If your heart is set on something dear to you, then you’ll always find a way to make it work. Giant strides forward usually start out as baby steps and most good ideas start with one person taking it seriously and finding others who have been waiting for something like it to come along without even knowing it.

The Facebook group Phnom Penh Minimalist and Freecycle has been around for about two years now. It was founded by long-time Cambodia resident Irina Chakraborty and has now gathered more than 5,000 members – both locals and expats – who are interested in making a small contribution to the sustainability of Cambodia’s environment by reducing consumption through giving things away, reusing old things and recycling what nobody else wants.

Chakraborty relocated to Cambodia to take a break after finishing her PhD dissertation. She came to visit an old friend here and to look after her friend’s dog for several months while she was away and by end of 2011 she’d decided to relocated here.

She said her inspiration to create the group was environmentalism and minimalism as its core philosophical principles.

“My background is in environmental engineering and I had previously worked in sanitation and wastewater treatment. In many cultures, there is a stigma around ‘used’ items, which worsens the consumption crisis that we are currently in. But I have always loved vintage clothes, repurposing, recycling and actually my impression is that generally people in Phnom Penh value quality used products more than they do cheap new ones, she said.

Chakraborty, 41, who has Finnish citizenship but ancestry spanning several countries that she describes as “complicated”, says the goal is to reduce consumption of cheap new junk, promote reuse of consumer goods and to get people interested in sustainable living and sharing of resources.

So far, she says that the group seems to be working out very well for people who want to declutter or people who are moving. Some people post requests for items they might need as a first option before going to the store to purchase.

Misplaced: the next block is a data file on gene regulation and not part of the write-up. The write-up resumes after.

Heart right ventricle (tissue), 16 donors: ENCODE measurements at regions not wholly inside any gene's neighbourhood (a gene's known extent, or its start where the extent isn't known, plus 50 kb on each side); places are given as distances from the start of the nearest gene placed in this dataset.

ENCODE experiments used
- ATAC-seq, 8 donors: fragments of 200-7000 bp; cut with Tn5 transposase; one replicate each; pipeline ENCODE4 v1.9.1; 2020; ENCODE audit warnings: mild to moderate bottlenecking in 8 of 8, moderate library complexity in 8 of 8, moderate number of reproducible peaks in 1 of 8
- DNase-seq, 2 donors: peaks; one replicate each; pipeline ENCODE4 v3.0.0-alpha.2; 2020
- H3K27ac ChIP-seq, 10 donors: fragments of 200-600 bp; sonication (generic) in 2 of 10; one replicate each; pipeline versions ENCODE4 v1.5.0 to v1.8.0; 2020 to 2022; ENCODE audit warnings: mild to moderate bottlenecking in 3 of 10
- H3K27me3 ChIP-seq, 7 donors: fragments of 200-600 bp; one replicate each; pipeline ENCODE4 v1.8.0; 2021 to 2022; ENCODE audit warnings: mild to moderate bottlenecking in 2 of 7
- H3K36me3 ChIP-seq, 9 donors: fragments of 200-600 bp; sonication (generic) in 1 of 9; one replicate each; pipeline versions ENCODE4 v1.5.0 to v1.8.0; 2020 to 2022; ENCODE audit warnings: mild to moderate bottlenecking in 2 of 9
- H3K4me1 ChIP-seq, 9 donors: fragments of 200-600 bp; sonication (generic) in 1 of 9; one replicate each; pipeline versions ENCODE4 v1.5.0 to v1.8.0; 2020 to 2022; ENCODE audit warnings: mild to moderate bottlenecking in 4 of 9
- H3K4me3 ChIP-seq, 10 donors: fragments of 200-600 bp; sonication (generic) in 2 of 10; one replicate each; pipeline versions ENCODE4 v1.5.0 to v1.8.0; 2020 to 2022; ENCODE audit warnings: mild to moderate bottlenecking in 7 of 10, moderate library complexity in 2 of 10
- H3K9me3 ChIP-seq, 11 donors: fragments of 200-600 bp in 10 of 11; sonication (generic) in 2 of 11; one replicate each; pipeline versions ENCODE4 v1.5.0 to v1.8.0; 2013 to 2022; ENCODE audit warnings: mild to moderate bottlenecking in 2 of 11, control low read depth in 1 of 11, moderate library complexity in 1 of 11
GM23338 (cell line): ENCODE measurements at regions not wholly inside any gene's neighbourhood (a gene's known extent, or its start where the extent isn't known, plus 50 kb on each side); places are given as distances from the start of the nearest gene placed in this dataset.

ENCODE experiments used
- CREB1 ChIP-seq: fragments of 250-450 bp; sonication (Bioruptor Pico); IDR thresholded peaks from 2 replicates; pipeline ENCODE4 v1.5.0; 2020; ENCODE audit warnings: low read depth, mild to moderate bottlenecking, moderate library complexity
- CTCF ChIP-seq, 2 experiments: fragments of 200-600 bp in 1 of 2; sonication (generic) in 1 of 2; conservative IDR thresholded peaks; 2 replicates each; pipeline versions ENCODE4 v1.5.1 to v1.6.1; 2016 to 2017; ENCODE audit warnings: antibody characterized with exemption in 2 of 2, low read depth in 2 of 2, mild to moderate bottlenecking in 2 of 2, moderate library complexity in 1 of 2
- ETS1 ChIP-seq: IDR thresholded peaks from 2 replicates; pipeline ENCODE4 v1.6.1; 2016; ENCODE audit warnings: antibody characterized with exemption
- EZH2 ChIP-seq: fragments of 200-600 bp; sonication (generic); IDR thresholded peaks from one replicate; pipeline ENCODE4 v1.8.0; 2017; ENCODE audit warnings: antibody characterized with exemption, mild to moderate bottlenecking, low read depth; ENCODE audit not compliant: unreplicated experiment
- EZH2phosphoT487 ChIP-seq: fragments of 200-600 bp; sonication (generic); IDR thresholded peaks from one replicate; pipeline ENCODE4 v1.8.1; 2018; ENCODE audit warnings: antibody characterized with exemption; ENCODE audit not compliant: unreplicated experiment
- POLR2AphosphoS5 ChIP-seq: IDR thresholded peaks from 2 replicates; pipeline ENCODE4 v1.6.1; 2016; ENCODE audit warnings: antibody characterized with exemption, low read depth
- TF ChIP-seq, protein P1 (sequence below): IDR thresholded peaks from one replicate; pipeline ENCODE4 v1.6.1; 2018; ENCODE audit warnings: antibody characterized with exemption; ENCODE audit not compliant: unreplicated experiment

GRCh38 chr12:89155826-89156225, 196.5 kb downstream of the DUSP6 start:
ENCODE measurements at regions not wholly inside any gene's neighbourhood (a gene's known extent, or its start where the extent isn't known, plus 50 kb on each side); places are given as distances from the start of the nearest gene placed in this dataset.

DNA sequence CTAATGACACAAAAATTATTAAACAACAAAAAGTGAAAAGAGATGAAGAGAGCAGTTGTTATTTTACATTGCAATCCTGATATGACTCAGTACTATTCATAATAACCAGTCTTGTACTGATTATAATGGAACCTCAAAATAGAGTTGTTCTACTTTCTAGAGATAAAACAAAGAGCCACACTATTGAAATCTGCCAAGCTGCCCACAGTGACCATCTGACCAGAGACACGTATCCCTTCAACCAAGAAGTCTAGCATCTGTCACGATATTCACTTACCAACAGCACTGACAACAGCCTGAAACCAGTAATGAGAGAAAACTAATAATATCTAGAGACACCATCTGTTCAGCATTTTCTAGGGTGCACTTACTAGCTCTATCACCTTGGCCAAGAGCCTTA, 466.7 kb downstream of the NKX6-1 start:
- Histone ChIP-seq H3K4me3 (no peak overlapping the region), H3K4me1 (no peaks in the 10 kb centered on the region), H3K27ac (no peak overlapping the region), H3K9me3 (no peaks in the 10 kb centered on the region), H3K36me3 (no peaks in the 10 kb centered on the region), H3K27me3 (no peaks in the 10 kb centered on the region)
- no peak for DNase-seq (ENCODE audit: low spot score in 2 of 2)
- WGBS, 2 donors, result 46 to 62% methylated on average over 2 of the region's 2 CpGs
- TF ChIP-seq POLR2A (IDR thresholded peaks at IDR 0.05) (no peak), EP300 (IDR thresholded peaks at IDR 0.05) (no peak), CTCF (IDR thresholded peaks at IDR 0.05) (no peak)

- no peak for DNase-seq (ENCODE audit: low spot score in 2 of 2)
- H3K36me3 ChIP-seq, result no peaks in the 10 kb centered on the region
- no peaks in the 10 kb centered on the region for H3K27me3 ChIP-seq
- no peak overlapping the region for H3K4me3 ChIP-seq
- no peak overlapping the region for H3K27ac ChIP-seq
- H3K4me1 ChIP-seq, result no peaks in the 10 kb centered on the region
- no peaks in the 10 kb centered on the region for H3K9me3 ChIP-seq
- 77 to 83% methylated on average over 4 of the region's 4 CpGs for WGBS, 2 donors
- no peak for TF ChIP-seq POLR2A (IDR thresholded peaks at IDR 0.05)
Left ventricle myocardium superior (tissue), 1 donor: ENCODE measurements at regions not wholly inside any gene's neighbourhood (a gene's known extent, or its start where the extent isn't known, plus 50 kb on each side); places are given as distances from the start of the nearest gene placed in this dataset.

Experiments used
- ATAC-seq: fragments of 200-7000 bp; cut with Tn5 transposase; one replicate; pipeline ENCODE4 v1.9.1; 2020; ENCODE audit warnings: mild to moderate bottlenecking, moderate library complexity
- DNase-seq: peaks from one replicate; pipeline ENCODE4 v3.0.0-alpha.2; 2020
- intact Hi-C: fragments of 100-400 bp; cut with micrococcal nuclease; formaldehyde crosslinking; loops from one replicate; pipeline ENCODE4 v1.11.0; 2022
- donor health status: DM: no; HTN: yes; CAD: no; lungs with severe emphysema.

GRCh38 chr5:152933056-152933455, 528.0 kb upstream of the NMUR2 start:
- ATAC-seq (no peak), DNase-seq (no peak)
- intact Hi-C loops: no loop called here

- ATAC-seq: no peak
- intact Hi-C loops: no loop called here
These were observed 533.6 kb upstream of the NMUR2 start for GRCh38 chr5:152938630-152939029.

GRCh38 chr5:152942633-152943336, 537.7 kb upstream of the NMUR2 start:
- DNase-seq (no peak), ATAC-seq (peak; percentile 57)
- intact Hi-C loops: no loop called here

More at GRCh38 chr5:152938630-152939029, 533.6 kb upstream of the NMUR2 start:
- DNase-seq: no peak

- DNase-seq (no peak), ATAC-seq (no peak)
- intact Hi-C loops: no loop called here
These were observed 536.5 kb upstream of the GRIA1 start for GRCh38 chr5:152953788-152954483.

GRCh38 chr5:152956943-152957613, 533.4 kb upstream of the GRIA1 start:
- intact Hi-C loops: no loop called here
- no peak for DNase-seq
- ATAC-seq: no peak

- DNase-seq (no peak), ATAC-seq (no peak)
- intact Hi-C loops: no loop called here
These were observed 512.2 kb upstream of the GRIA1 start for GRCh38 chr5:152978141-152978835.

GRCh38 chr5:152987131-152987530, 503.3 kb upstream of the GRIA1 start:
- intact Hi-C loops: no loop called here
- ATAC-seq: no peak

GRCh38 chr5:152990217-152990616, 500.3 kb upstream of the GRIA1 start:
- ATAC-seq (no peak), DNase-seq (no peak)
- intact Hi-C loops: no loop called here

People also post requests for broken items to salvage spare parts for other broken items such as glass part of a coffee press, a fan motor or a blender jug.

“If you look through the posts, you can see some complaints about ‘no-shows’ where people reserve an item but don’t come on time to pick it up, but I think that’s a minority of cases. You can also see people are being clearer about their expectations, like how long they will wait for someone to pick up an item and so on. I’ve also used the group to do some polls about environmentally-related topics such as food packaging,” she explains to the source.

She says that some people just don’t understand the point of asking if anyone has a cheap or easily found item to give away and some comments are suggestions of where to buy the item instead of donation offers, which misses the point of the group entirely and sometimes she posts reminders about the purpose of the group.

Chakraborty says there are rules for the group and certain things are forbidden, like not for sale posts, no animal adoption posts and no complicated bartering because that doesn’t seem very efficient. Beyond that, she has guidelines about how to be respectful to each other when donating or requesting items.

That said, according to Chakraborty almost everyone seems to understand the purpose of the group and follows the rules, so problems with the minimalists have turned out to be minimal.

She’s excited to see more and more people joining the group every day and she hopes it will take off in the Khmer community and is willing to make the group officially bilingual with both Khmer and English at some point in the future if the need is there.



Flatiron by Meridian, Unit FO-1401, Street 102
Phnom Penh City Center, Phum 1, Sangkat Srah Chak
Khan Daun Penh, Phnom Penh, Cambodia


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